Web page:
• “Physically hurting or trying to hurt someone, intentionally or recklessly;
  • Sexual assault,
  • Making someone reasonably afraid that they or someone else are about to be seriously hurt (like threats or promises to harm someone); OR
  • Behavior like harassing, stalking, threatening, or hitting someone; disturbing someone’s peace; or destroying someone’s personal property.”

It’s entirely possible to witness domestic violence but not realize how harmful it is. For example, a child watching his father demean his mother may not realize the underlying damage. However, the experience will still be troubling and could cause long-lasting effects.

Children and Domestic Violence

While children may not understand exactly what is happening, they usually can tell when someone is afraid.  Often, they become afraid also.

Young children who witness violent acts against a loved one might regress in certain behavior like thumb-sucking and bed-wetting. Also, they could begin hiding from adults or have trouble falling asleep.

School-age children might understand more of what’s going on. They may start to exhibit a lot of vague physical symptoms like frequent headaches or stomach problems. In school, their grades could fall, and they might tend to get into trouble more often than other children.

Teenage witnesses of domestic abuse have more risky and dramatic ways of showing they’ve been damaged by what they’ve seen at home. Girls are more likely to be withdrawn and depressed. Boys are more likely to act out by fighting, bullying other kids, getting arrested, or using alcohol and drugs.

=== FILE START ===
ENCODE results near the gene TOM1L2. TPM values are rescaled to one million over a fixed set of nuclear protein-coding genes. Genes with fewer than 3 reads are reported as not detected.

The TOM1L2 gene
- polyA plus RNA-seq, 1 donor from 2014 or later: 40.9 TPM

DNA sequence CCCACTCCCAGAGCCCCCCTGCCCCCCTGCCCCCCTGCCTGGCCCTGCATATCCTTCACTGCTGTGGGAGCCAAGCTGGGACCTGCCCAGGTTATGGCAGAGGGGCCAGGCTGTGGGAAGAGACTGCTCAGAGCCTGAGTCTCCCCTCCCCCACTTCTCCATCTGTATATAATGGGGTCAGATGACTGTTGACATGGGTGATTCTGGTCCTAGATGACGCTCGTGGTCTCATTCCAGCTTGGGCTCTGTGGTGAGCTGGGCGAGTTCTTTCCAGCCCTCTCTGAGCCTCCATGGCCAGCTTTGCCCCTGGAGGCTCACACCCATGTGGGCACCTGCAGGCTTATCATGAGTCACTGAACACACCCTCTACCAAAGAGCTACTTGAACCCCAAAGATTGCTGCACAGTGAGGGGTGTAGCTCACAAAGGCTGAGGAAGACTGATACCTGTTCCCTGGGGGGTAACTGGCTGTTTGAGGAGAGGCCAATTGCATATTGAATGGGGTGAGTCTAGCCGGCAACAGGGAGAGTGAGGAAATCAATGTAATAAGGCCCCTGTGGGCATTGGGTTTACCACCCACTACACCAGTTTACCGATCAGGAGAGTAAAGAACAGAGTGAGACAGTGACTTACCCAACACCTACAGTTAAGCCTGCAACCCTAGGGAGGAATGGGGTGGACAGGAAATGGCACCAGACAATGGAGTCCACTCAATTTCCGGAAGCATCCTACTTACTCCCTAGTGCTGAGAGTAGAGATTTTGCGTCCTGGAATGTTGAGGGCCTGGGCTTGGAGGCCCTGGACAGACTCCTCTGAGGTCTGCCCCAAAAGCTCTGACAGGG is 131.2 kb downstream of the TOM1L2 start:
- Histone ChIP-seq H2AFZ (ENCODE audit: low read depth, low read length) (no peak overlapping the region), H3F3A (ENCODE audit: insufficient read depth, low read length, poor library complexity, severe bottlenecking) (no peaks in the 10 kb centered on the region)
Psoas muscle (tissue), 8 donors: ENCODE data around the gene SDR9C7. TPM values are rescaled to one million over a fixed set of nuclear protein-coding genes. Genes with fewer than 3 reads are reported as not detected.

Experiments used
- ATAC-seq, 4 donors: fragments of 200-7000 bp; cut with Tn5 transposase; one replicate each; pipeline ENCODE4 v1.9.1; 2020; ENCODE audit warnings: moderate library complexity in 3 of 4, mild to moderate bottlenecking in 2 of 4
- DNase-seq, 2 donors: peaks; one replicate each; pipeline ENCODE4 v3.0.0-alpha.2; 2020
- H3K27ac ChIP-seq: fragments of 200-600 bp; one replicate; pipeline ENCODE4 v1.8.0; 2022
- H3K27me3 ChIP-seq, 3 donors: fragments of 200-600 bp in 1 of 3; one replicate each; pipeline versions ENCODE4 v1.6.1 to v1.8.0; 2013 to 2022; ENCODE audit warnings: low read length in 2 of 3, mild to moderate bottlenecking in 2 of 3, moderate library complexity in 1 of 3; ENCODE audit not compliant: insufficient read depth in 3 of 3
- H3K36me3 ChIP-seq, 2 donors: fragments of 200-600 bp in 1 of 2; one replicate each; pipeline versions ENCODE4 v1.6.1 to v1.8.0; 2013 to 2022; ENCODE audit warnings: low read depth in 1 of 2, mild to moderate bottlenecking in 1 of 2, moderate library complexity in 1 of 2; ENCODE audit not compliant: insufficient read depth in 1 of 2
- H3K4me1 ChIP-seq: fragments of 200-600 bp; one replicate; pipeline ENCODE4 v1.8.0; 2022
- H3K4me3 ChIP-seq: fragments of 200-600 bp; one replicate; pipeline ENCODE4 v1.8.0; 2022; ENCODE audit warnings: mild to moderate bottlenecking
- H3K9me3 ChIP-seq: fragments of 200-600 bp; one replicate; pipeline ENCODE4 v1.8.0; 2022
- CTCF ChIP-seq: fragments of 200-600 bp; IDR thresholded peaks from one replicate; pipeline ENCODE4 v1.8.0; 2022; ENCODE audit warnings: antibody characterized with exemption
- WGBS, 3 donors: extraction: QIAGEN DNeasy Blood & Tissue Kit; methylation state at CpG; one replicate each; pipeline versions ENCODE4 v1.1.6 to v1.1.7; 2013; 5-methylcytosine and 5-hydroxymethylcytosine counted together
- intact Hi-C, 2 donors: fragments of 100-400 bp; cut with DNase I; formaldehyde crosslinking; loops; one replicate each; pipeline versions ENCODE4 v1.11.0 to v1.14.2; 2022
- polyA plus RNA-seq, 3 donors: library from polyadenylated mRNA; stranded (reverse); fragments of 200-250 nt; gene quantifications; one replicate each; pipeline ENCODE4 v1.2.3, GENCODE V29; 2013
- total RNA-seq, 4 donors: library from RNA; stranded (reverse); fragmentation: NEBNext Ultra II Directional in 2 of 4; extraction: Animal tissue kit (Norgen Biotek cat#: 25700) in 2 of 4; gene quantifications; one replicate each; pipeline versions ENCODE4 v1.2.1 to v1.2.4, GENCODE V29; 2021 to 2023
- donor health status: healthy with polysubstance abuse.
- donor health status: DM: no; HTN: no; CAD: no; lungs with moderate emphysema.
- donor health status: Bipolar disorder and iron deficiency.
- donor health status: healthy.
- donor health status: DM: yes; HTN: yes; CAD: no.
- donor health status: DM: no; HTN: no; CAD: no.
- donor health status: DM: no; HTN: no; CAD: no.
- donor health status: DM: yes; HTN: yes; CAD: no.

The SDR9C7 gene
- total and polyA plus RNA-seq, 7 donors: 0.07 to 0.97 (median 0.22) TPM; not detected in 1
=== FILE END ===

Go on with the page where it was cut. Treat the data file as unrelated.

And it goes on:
The collateral damage associated with domestic violence can last well into adulthood. Some people continue the cycle of abuse. Others take refuge in addictions. At the very least, they may have trouble sustaining healthy, intimate relationships.

How to Help

Just witnessing violent behavior can profoundly affect children, even if no one ever lays a finger on them.

Here are some actions you can take if you are a victim of domestic violence:

  1. Call the National Domestic Violence Hotline at 1-800-799-SAFE (7233) or TTY 1-800-787-3224.
  2. Contact law enforcement and ask for help.
  3. Find local resources for domestic violence victims.
  4. Talk to an attorney about getting a domestic violence restraining order.
  5. If you are married to your abuser, ask your attorney about filing for divorce.

Also, find out about counseling options for your children, especially if they witnessed any abusive behavior.

Children Can Become the Collateral Damage of Domestic Violence

The attorneys at the Law Offices of Judy L. Burger are experienced at all phases of divorce, legal separation, and annulment. Call us at 415-293-8314 to schedule a private appointment or visit our website. We assist clients along California’s Northern to Southern Coast, including San Francisco, Beverly Hills, Marin, San Jose, Gold River, San Diego, Santa Barbara, Ventura/Oxnard, and surrounding communities.

FAQs About Spousal Support

FAQs About Spousal Support